Author: EMMA QUAYLE
Publication: The Age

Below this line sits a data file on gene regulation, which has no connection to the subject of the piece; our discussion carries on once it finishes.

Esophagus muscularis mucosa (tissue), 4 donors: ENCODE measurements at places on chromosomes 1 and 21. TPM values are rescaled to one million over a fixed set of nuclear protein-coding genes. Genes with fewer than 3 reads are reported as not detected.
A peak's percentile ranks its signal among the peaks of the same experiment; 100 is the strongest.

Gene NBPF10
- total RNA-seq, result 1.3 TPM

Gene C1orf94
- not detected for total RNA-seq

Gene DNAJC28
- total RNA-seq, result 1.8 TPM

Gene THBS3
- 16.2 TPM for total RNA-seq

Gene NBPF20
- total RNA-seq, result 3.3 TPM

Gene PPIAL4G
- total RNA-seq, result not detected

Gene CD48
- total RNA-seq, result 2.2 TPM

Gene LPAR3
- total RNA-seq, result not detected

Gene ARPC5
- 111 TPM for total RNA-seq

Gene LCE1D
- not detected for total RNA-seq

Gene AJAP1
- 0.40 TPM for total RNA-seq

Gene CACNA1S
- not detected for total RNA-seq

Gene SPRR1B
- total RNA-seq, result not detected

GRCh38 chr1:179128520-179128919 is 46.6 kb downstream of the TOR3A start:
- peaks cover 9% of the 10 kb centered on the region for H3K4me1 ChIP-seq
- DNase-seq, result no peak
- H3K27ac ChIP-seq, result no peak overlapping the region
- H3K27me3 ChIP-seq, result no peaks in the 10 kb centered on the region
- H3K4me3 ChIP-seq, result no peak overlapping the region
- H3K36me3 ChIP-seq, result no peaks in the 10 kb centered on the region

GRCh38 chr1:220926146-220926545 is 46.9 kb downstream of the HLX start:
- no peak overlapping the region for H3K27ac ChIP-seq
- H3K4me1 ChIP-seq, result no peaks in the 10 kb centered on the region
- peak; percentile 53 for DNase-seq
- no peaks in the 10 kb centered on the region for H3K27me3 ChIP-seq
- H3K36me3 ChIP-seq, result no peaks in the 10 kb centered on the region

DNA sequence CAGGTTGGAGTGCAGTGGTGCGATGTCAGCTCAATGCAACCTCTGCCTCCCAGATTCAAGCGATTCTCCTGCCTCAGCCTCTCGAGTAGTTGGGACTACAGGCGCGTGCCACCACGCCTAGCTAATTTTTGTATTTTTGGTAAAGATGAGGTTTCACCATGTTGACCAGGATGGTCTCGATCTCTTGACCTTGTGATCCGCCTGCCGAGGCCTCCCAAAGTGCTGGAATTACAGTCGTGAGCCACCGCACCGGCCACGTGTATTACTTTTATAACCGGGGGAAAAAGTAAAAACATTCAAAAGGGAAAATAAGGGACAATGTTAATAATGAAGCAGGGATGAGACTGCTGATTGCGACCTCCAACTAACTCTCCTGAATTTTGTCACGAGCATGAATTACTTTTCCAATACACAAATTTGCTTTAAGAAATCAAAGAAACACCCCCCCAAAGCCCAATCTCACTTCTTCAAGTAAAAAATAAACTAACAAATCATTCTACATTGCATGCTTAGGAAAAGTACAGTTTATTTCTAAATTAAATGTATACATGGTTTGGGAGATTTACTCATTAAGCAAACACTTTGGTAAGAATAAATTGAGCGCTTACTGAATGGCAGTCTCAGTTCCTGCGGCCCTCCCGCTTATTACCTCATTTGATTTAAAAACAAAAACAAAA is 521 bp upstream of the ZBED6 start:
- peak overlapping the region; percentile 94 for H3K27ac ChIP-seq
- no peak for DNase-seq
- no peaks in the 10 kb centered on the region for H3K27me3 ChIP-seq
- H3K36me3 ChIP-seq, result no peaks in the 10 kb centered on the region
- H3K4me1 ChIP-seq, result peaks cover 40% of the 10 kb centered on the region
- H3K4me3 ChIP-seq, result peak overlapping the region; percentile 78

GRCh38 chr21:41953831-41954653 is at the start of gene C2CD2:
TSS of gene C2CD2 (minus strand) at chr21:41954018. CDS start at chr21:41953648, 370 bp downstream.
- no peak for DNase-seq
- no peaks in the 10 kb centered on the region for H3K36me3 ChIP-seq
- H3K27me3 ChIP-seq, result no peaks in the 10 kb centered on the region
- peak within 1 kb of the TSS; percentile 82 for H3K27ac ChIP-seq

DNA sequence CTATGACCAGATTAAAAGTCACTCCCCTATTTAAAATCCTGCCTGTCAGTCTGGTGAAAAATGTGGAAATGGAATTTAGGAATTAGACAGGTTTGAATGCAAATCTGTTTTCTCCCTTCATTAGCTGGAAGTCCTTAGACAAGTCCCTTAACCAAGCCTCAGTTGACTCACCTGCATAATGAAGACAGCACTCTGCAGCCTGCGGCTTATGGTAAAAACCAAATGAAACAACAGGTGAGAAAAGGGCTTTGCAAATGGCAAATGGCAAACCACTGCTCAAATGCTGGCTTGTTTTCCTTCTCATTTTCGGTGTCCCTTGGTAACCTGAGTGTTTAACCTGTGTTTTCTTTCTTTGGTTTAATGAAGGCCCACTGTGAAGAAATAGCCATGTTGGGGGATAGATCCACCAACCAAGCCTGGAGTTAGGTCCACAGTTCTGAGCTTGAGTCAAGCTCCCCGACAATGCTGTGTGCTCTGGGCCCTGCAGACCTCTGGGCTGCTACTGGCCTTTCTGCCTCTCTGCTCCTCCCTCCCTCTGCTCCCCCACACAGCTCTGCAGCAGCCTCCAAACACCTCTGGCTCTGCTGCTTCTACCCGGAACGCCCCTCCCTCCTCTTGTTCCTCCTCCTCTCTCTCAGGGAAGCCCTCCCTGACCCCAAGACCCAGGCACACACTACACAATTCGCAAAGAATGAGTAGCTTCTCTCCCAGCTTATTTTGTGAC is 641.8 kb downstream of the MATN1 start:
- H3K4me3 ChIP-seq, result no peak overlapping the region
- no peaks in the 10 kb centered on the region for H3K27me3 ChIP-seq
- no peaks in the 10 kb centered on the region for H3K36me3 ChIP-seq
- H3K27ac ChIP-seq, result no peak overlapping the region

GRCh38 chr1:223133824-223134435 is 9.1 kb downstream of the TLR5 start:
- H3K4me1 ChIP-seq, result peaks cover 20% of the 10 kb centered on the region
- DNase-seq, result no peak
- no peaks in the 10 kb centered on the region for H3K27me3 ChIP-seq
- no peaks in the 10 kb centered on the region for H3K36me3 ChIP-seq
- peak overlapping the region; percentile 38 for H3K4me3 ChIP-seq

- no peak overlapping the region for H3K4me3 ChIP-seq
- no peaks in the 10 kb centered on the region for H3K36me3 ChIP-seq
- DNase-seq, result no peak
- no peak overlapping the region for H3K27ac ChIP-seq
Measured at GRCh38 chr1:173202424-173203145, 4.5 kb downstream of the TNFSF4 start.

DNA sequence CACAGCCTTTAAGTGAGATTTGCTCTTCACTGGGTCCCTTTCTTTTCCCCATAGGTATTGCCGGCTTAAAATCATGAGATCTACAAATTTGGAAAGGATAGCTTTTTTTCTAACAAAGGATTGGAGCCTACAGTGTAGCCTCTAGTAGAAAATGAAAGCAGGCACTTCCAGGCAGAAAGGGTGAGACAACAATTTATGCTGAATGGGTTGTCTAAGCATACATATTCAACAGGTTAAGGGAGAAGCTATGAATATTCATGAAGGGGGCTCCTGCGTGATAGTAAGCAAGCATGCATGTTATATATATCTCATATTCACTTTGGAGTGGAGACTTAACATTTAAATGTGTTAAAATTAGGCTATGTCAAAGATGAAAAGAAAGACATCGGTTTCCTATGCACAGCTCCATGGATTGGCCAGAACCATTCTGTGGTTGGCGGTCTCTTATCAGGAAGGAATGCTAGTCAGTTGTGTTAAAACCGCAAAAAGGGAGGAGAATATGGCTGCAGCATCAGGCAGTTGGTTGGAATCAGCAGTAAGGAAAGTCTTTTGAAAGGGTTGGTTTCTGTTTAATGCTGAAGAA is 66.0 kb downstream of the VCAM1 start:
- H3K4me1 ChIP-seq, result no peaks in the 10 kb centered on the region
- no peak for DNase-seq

It is 20 years since the first national draft changed the face of football. Emma Quayle visits the original top-10 picks and finds that the draft of 1986 also changed their lives.STEVENSims had never spoken to anyone from St Kilda when the club used the No. 2 draft pick on him in 1986.Essendon was so keen on Andrew Payze that coach Kevin Sheedy would arrive unannounced in the Adelaide bank where he worked and ask for rides to the airport.Grantley Fielke was happy to be drafted, so long as it was only by Collingwood, and Martin Leslie was on his way to join a Darwin dole queue when he picked up a newspaper and discovered he was a Brisbane player.IN 1986, the rich clubs were the best clubs. Only six teams had won the previous 20 premierships and, with the West Coast Eagles and Brisbane Bears springing to life, the VFL wanted to make sure its new national league was one in which any team could thrive.The VFL had trialled Americanstyle player drafts before - in 1981 and '82, each club chose two interstaters, in reverse ladder order - before reverting to an open market in which clubs chased the interstate players they most wanted. In this environment, the richest clubs offered the most lucrative contracts, were able to lure the best talent, and were therefore leaving the other teams behind.Launched permanently in '86, the objective of the draft was - with the salary cap and other financial equalisation strategies - to present the worst-performed clubs with access to the best new talent and give each of them a chance to succeed.The first version, however, was still a work in progress. There were no West Australians in it, because the Eagles had exclusive rights to them, and the Bears (who did not have the same sort of talent in their state) were able to sign six untried players before the draft.The Victorian clubs still had first call on players who lived in their designated metropolitan zones; while their 20-year-old country zones were abolished at the end of '86, they were able, for the last time, to sign whomever they wanted from those areas in the months leading up to the draft.What this meant, at the first draft, was that if you were a struggling Victorian club unable to afford an out-of-state recruit, you were effectively choosing from the leftover country kids.(Robert Harvey, incidentally, is the last country-zoned player in the AFL, with Anthony Koutoufides, Scott West and Glenn Archer the last metropolitan-zoned players still at their clubs.) It wasn't until the 1992 draft - when metro zoning was abolished after 75 years, and the under-18 league replaced the 45-year-old under-19 competition - that any AFL club could pick any player in the country.Even then, Adelaide, Fremantle and Port Adelaide were able to take the best of their local talent when they entered the AFL, with Brisbane and Sydney also allowed to secure young locals (such as Michael Voss and Greg Stafford) outside the draft for several years.Pre-season, mid-season and rookie drafts have come, gone and evolved, and priority picks have helped the really bad teams pick up the pace. The father-son rule is remains an oddity and, before each rookie draft, the Swans and Lions have first dibs on as many undrafted kids from New South Wales and Queensland as they like.From the start, the draft changed how recruiters worked.There was no more spiriting kids from another club's zone to your own; no more (or not so much) hiding talented teenagers away in the bush.Recruiting now is not about zeroing in on a big fish and beating everyone else to his signature, it's about knowing 40-plus players so well that you know exactly what you're getting should they be there when your pick comes up.These were hit-and-miss days, but that didn't matter so much, because clubs had 60-plus players on their books. They chose older, more proven players in the early days, too, which meant there was less crystal-balling than required now.The few clubs that had invested in recruiting had a definite early edge. In 1987, Melbourne's 23-yearold recruiting manager, Cameron Schwab, sat beside the Swans, and was staggered with their first pick."They picked a guy called Scott Salisbury from Adelaide and I remember leaning over and saying 'you do realise he's 30, don't you?'" Schwab said."They said 'nah, nah, we've seen him, he's not 30,' but he was. He was a good player, but it's something you just wouldn't contemplate now."The thrill of the chase ended when the draft started, but there was still some work to do. Scroll through the 1986 list and you'll remember Alastair Lynch, Matthew Armstrong, Craig Kelly, Andy Lovell and others.But you'll also see a lot of players who either never made the grade, or didn't try to, with 42 of the 65 players picked never representing the club that chose them.Whereas today's teenage hopefuls have no choice - they must nominate, wait for a split second to end years of uncertainty, and go where they are called - clubs then had three years to talk their choices into coming."You could take that chance," said Schwab, who drafted a "fat little kid" called Darren Jarman, at No.55 in 1986. He called after the draft, to introduce himself, and knew he had some serious convincing to do."Our mistake was not drafting Andrew Jarman, too, and getting both brothers over. But things weren't so immediate back then, and you had bigger lists. Your decisions weren't as crucial as they are now."Noel Judkins, the Essendon recruiting manager then, liked the draft from the start; although the "good old days" were gone, it meant clubs were not limited to two out-of-staters. Judkins also doesn't mind that today's youngsters are funnelled into such a well-lit path that every recruiter knows each one of them."If you tried to be tricky now, it wouldn't help you," he said. "With a list of 38, you really need to see the best kids against the best kids.Otherwise you're open to making a really bad error."For all the sprint scores, psychological appraisals, efficiency rates and video available about a huge number of prospects, from an increasing range of geographical points, Judkins is also sure of another thing. Drafting, he said, will always be about instinct."It's still about making a decision. They're more informed decisions, because we have more information. But when it's your turn, you've got to make a call."1 MARTIN LESLIE (Brisbane) Then a tough Port Adelaide defender, in his sixth season of SANFL footy.What happened? went to Brisbane in 1989, played 107 games and shared the 1990 best and fairest.Now coaches the United Yeelanna Eagles on South Australia's Eyre Peninsula, works for a water contracting company and has two sons, Mitchell, 15, and Miles, 14.IF MARTIN Leslie were 18 in 1986, he would not have been drafted. "If I was, I would have been number 220," he said. "I didn't even know if I could play when I was 18. I don't know how anyone else would have."Leslie had, in fact, hit his mid-20s when the Brisbane Bears called his name first on November 27, 1986. He had played for Port Ade laide, for South Australia, just won a best-andfairest, and spent most weekends hanging tough at centre half-back.He was a sure bet, but not necessarily available. Leslie had thought often about playing in the VFL, wanted to know what it felt like to play before big crowds, and would have gone to Essendon a few years earlier if not for some contract issues.But he had signed for two more years at Port when Shane O'Sullivan, piecing together the first Brisbane team as the new club's general manager, called and said he wanted him."I said, 'Mate, I don't think you should bother,' " Leslie said. "There was a lot going on, at that stage. There were a lot of people telling me not to leave Adelaide and I was getting a bit sick and tired of the politics of footy, to be honest."I felt like I was trying to keep a lot of people happy and I didn't really like that side of it. All I wanted to do was to play footy. I told them not to draft me, but they went and did it anyway."This, Leslie learnt when he was in Darwin, playing some summertime footy for Waratahs.He didn't have a job and was on his way to the dole office when he stopped to pick up a newspaper. "I saw the back page and thought: 'OK, no need to go get the dole...' he said."It was strange, I must say. There was a connection that you felt, but that you didn't feel, if that makes sense. I'd grown up at Port Adelaide and that was my club. Now I belonged to someone else, but I didn't really know who they were."Leslie went home a little later, via the Gold Coast, for what he thinks was the Bears' first training run. He was always going to go back for good, some day, though this didn't settle O'Sullivan's nerves."I remember going to see him at the Port Adelaide offices and he said he wouldn't leave until he won a premiership. I just kept crossing my fingers that they'd get one," he said. "We were new and I thought it was important, that he did come."Leslie packed his bags at the end of 1988, with that premiership won. He didn't doubt for a second that he would play well at a new level; nor did he feel obliged to live up to any expectation.There was pressure, but it was different to that which hounds the No. 1 pick now. "I knew what I could do," Leslie said. "I wasn't a kid, and I wasn't thinking, 'I've got to be good because everyone thinks I'm this good.' "I had a few people at home saying, 'No 1, he's not worth that ...' so that was there, but it didn't worry me. I probably needed the pressure, more than anything. I needed it to spark me up."Leslie played 107 games in his seven years at Brisbane. The Fitzroy merger was still to come when he retired, but he left expecting the babyfaced likes of Michael Voss, Jason Akermanis, Justin Leppitsch and Chris Scott to finish the job he helped start. "It was a low-security job when I started," he said. "When I left, it was a club."Leslie stayed in Brisbane for a few years after he stopped playing. He went to the footy most weeks, to watch, but slowly drifted away and by the time the Lions hit paydirt he was back in Adelaide. These days, he struggles to stay interested in an entire AFL match.Earlier this year, Leslie moved from Adelaide to Port Lincoln, on South Australia's Eyre Peninsula, to live surrounded by water, coach a "little club in the sticks" called United Yeelanna and be near his two teenage sons, Mitchell and Miles.For four years he had been travelling to see them; living closer by, he has gotten to know more about them. "They're good kids," Leslie said. "I'm a very lucky man."He thinks only fondly of his football days, too. Leslie loves two clubs in two states and, although Dwhile he wonders what life would have been like before big MCG crowds, he likes that he helped start something."There were a lot of times I wondered whether it was worth it.I drove myself pretty hard and I wanted more success, but those of us who were there in the early days have a lot to be proud of," Leslie said. "We were pioneers, in a lot of ways. I don't regret any of it."2 STEVENSIMS (St Kilda) Then a 25-year-old onballer who had played for four years at West Torrens in the SANFL.What happened? Trained twice with the Saints but chose to stay home. Won a best-and-fairest and two premierships at North Adelaide, and played almost 200 games.Now works in the building trade at Murray Bridge and has two sons, David, 16, and Matthew, 13."I got the biggest surprise of my life when St Kilda drafted me. I'd never spoken to anyone from there. Hawthorn had tracked me down at my girlfriend's place one day, but that was the only club that ever called me."Until then, I hadn't thought about playing VFL footy. I'd never taken much notice of it, to be honest. The kids I grew up with only dreamed about playing local footy, but I started thinking about it a bit more when Hawthorn rang. I started to get a bit itchy."I don't know why I didn't have a crack at it. I went over and trained twice with St Kilda, one time before Christmas and once after. The first time I could only stay overnight because I had to get home and play cricket."Plugger Lockett was down there then, and I can remember Trevor Bartlett and Stewy Loewe; Stewy was one of the young guys. I actually arrived on the same day as Nicky Winmar. I trained that day and Nicky didn't; he ended up playing 200 games and I didn't play any."My head was spinning with it all. I didn't know what to to do. I was talking to North Adelaide at the time, and Andrew and Darren Jarman were there. I grew up with those blokes, so they were a swaying influence. I wanted to play some footy with them."We won the flag in 1987, so that helped smooth things over, but I did watch the Saints and wonder if I could have made it. I knew a young guy who went over later, Steven Sziller, and I used to think I was no different to him.If kids like him got a game, I might have been a chance."3 STEVEN FEBEY (Melbourne) Then a 17-year-old schoolboy in Devonport. His twin, Matthew, was also drafted to Melbourne, at No. 16.What happened? Played 258 games in 15 years with the Demons, in the 1988 and 2000 grand finals, and retired in 2002, second to Robert Flower on the club's all-time games list.Now works for telecommunications company People Telecom and is married to former Hockeyroo Lou Dobson."I wasn't at all serious about football until after the draft. Matthew and I had played a lot of junior basketball, so we were fairly new to footy, and it was more of a hobby for us."We were both playing under 17s at Devonport that year, and I got called up to the seniors. We were the bottom side, we beat the top side, I got the three votes, but I quit the next week. I just wanted to play with my mates."I've always said Matthew and I were identical in our sporting ability, but he'd had a knee injury, and I'd played that one senior game. That was probably why I got picked first."We always made it clear that we wouldn't go unless we went to the same club. We were the original draft tamperers, I guess. Once Melbourne picked me it probably sent a message to everyone else, not to draft the other one. You could get away with that then."There was no pressure at all on us then; no expectations. Most Melbourne supporters wouldn't have known who the Febey twins were. These days kids almost have their own footy cards before they start; the focus is really intense."The draft is something that changed the direction of my life, I suppose. Matthew and I went to our 20th school reunion last year and, without being braggish, people there knew a lot more about what we'd been doing than we knew about them. It's just such a public game."You get to experience great comaraderie, set yourself up financially, and you meet people you wouldn't normally come across. I wouldn't have met my wife, if not for footy. All of that came from that draft."4 RICHARD ANDERSON (Richmond) Then a 24-year-old shooting star, recently plucked from his Adelaide University side to join Norwood.What happened? Didn't go to Richmond.Played country footy and won Norwood's 1988 best and fairest.Now director of students at St John's Grammar in the Adelaide Hills, and father to Meg, 8, Ella, 6 and Jessie, 2.RICHARD Anderson still has the No. 53 guernsey the Tigers sent when they drafted him. Back then, it was difficult to look at.Anderson was 24 when Collingwood, St Kilda, Footscray and the Tigers wanted him to come play for them. But football was something he had only just started taking seriously, and their attention was too much.He felt intimidated, and unsure, so he took a teaching job in Port Pirie and headed off, not even inclined to keep an eye on how Richmond was going."I didn't want to think about it. I really did try to avoid it, because I'd worry and worry," said Anderson."I guess I tended instinctively not to follow the club, or absorb myself in it, because it all felt a bit odd."It was all going too fast. I remember feeling like I had no control, and that was very unnerving. A lot of people thought I was mad, that I had this fantastic opportunity and here I was, running away from it."It was flattering, but I didn't understand it. It all felt very intimidating."Anderson went back to Norwood in 1988, where he won a best-and-fairest, and made the state side.He had secret intentions to get to Punt Road at some stage, but felt under-prepared and kept telling himself: one more year.Then came a back injury, and then a drop in form.A teacher for 20 years now, Anderson was at Pembroke School in Adelaide's eastern suburbs when Barnaby French and Angus Monfries came through, harbouring more focused big-league dreams than he had. "They're so well prepared now," he said. "They grow up wanting it, and knowing how it works."If he had his time over, Anderson would pack his bags, and not stop to worry. "I wish I could say I had played VFL. I really do, and I live with that regret."5 MICHAEL TAYLOR (Geelong) Then a 23-year-old centre half-back at Port Fairy, and Hampden League's best-and-fairest player.What happened? Spent part of 1987 at Geelong and played a handful of reserves games, but went home to Finley, in country New South Wales, when his father became ill.Now an irrigation farmer in Finley and a father of six (Rebecca, Miranda, Jordan, Sarah, Abbey and Chelsea) THE CATS found Michael Taylor in Port Fairy, where he had just spent a season after one year in Mal Brown's Perth side. The irony is that they could have had him much easier.For all but a few years of his life, Taylor has lived in Finley, the small country town in New South Wales that was part of Geelong's country zone. "I mustn't have been much good," laughed Taylor. "I don't know that I was even any good when they did get me!" Taylor lost money when he moved to Geelong.He had been paid $300 a game at Port Fairy, the club paid his rent, and he had a decent job at the Portland aluminium smelter. He thought being a VFL player would mean bigger bucks for sure, but soon found out otherwise."After I got drafted, I went home at Christmas," Taylor said. "I had a chat to Jack Hawkins, who had played at Geelong, and he said I should try for a $10,000 sign-on fee and $2000 a game."I went back to the club, went in to see the boss, and basically ended up signing for $900 a reserves game. I thought 'right.... don't think I'll be making much money this year.' These days I'd be sending my manager in."Taylor found some work mowing lawns, but resented the struggle for money. He felt lost among the 60-odd players pushing for a game, missed a couple of Sunday morning training sessions and wondered why he was there."It was a tough world," he said. "You had to really love it, and be selfish, and have great belief in your own ability.This year, Taylor's 12-year-old son, Jordan, captained the NSW primary school side in Darwin (Dylan Roos, Paul's son, was in the team too). It saddens him that country kids now grow up aspiring to play for under-18 teams.Should his son become good enough, he's not sure he'll have much advice. "If I had my time again, I'd be more dedicated," Taylor said. "That's the only thing. I'd try to live and breathe it."6 RICHARD COUSINS (Footscray) Then A 24-year-old ruckman who had played almost 100 games at Central District and won the 1986 best and fairest.What happened? Played 60 games in five years at the Bulldogs.Now an accountant, who lives in Berwick with wife Anne and kids Bill, 15, Dan, 14 and Bonnie, 10."I'd already thought about coming over. I'd been over to watch the grand final with North Melbourne for a few years in a row, and they seemed pretty keen, but I wanted to play some more footy in Adelaide first."The move was more dramatic for me than the draft. I can't remember feeling at all anxious about that, or wondering who would pick me. The catalyst for me coming over, really, was Anne: she'd grown up in Pakenham, she wanted to move back, and it all just coincided."I felt lost, for a long time. I would have been homesick for three years and I can remember, in my first game, thinking, 'what the hell am I doing out here?' In my first year I came off the bench, in my second I was first ruck for the whole year, and then Scotty Wynd came along. So that was my small window of opportunity."These days kids grow up wanting to play AFL.Back then, it was an opportunity that just bobbed up, but if I was still in Adelaide, I'd be thinking about it.I'd be wondering whether I should have gone, I know it, so I'm glad I answered that question. I haven't left myself wondering."7 CHRIS LINDSAY (North Melbourne) Then a skinny 19-year-old ruckman from West Torrens who had long been in North Melbourne's sights.What happened? Moved to Melbourne at the end of 1987, did a pre-season, but received one of several knee injuries and went home.Now an agri-business executive at the Commonwealth Bank in Adelaide and father to Georgia, 12, and Tom, 9. Has been an assistant coach at Glenelg and will be North Adelaide's ruck coach next season.CHRIS Lindsay was 20 when he moved to Melbourne.Wayne Schwass was one of his new housemates, and he used to fly to and from Adelaide with Wayne Carey.John Longmire was there, Mick Martyn, too, and Denis Pagan was coach of the under-19 team and "a very nice man who would often ask how I was coping with it all".Lindsay really wanted to wear blue and white stripes. He spoke to a few clubs before the draft, and got worried when Richmond called late in the piece.Years later, he felt bad for Brett Chalmers, a Port Adelaide boy who wanted to go only to Collingwood, told the other clubs that, and got fined $30,000. "If someone had asked me, I would have said the exact same thing about North Melbourne," he said. "It was all new. None of us really understood it."Lindsay did a full first pre-season, but hurt his knee in an early reserves match. He went home to have it operated on, got married while he was there, and tried to come back, but couldn't."I did my knee four or five more times, I reckon.I couldn't run, I couldn't jump, and it became more frustrating than it was worth," he said. "I played my first game when I was 16, my last when I was 22, and that was the end of it."Lindsay likes to think he is a "glass half-full type of guy". But Carey, Longmire and Schwass were at the centre of the team Pagan pulled together in the 1990s, and when he watched them play, Lindsay knew where he would have fitted."Throughout that period, the one spot that was sort of there was the ruck spot," he said. "There were a couple of big blokes who came and went, but it wasn't until Corey McKernan got there that they really had a ruckman."I always felt a bit bad about that. Not that I'd missed out, but because they had put together this team, and I hadn't done what they got me for.I didn't fill my little hole."8 GRANTLEY FIELKE (Collingwood) Then a 24-year-old, and the 1985 Magarey Medallist. Had trained with Fitzroy in the early 1980s, but a contract wrangle took him back to West Adelaide.What happened? Spent one year at Collingwood, two at Adelaide when the Crows started up, and became West Adelaide's games record holder.Now a father of three (Callum, 7, Bailey, 5, and Abbey Rose, 18 months) who works in real estate in Adelaide."I had no clue what the draft really was.Back then it all felt like a done deal. I had a connection with Collingwood and if any other team contacted me I used to tell them that Collingwood was going to draft me and that was the only team I'd go to. You'd get in trouble if you said that now, but we didn't know. It was all new."I signed a three-year contract, but I only stayed one year. My brother, Bruce, got killed that year in a car accident, and that was a very hard time. I have some regrets that I didn't keep going, and the club would, too, but I was in no condition, mentally, to even look at it."All the players who played in the 1990 premiership came together then. Darren Millane was there, Gavin Brown, Mick Gayfer, Denis Banks. I watched every minute of that game, and felt all the emotion of it. You wondered whether you had been one small part of it."I don't have any regets in football or any regrets life life but, looking back, 24 was too old.I'd learnt some bad habits with my skills, and things like that. It didn't work out how either of us wanted."If I had my time again I'd go over at 18, to see what I could have done."9 ANDREW PAYZE (Essendon) Then A 20-year-old wingman at West Torrens, who had just won a best-and-fairest and finished runner-up to Greg Anderson in the 1986 Magarey Medal.What happened? Never went to Windy Hill but played 14 games in the Crows' first two seasons. Captained South Australia and played 308 games for the Eagles.Now a senior executive at HSBC in Adelaide, who is on the Crows' board and married with two daughters, Georgia, 12, and Eliza, 8.ANDREW Payze is Adelaide's football director, and understands how much work will have gone into each decision his club makes next Saturday morning."There are so many people involved, and there's so much information to process," he said."The right player has to be the right player on so many levels. It's an enormous business."Payze had just turned 20 when he was that young prospect. Footscray sent Doug Hawkins to see him, most other clubs called, and Payze can remember Kevin Sheedy, fresh off a couple of premierships, sitting his living room.The Essendon coach was persistent. "I was working as a bank teller, counting cash, and Sheeds used to drop in for a chat when he was in Adelaide," Payze said. "I looked up one day and there he was, wanting a ride to the airport."I had this little hatchback back then, and there was Sheeds, sitting up in the passenger seat with the soft-top down and hair blowing everywhere."I was that intimidated and that gobsmacked by it all, I ended up taking a few wrong turns. I had no clue where I was going. He said it was the longest trip to the airport he'd ever had."Payze planned to get to Essendon, but 1987 wasn't his best year, and he felt less convinced about it all. He didn't go in 1988 either, and at the end of the next year his three-year tie to Windy Hill ended.He was drafted again, by Richmond, but had an inkling the Crows were coming, and so didn't go that time, either. An orignal Adelaide player, Payze cobbled together 14 games in two years, but doesn't often wonder whether he should have started sooner.10 JOHN BRINKKOTTER (Sydney) Then a 20-year-old playing senior football in his home town, Barooga, on the NSW border.What happened? Played five games in four years for the Swans. Spent a season at Prahran in the VFA, played for Redan, and finished a few years later at Vermont.Now an auto-wholesaler in West Melbourne and father to Jasmine, 8 and Jai, 4."I can still remember the excitement, and the nervousness of it all. I'd had a couple of clubs come to see me play, Collingwood and Geelong, but every time I knew someone was there I'd have a shocker."There was a bit of talk around town, in the lead-up. People loved their footy up there, and we'd had Bernard Toohey and a few others go and play. There was a bit of attention, but nothing like what you see now."I was working on draft day, and I got a phone call at home that night. I can still remember the excitement, and the nervousness of it. I had some friends at Geelong, so I'd hoped a bit to go there, but I would have gone anywhere."I moved to Sydney full-time after Christmas. There were five or six other recruits and we all lived in a motel at Camperdown. We were having room service and getting it paid for; it was great."It was a big move, for a country kid, but being there made it easier. You make some good friends when you're all new and in it together."It was hard work, right from the start.The club got me a job as a bricky's labourer, so I'd work all day, train, get home and sleep.The Swans were a good team then, so you'd be training with 50 other players, wondering how you'd ever get in."I played two games in 1988 and three in '89. I thought it might be my chance, after 88, and I thought the same thing the next year, but it just didn't work out. I was emergency probably 10 times in 1990; that's when you know it's just not going to happen."Looking back, I always trained really hard and did all the right things. I do sometimes wonder if there's more I could have done, but who knows. Maybe I just wasn't good enough."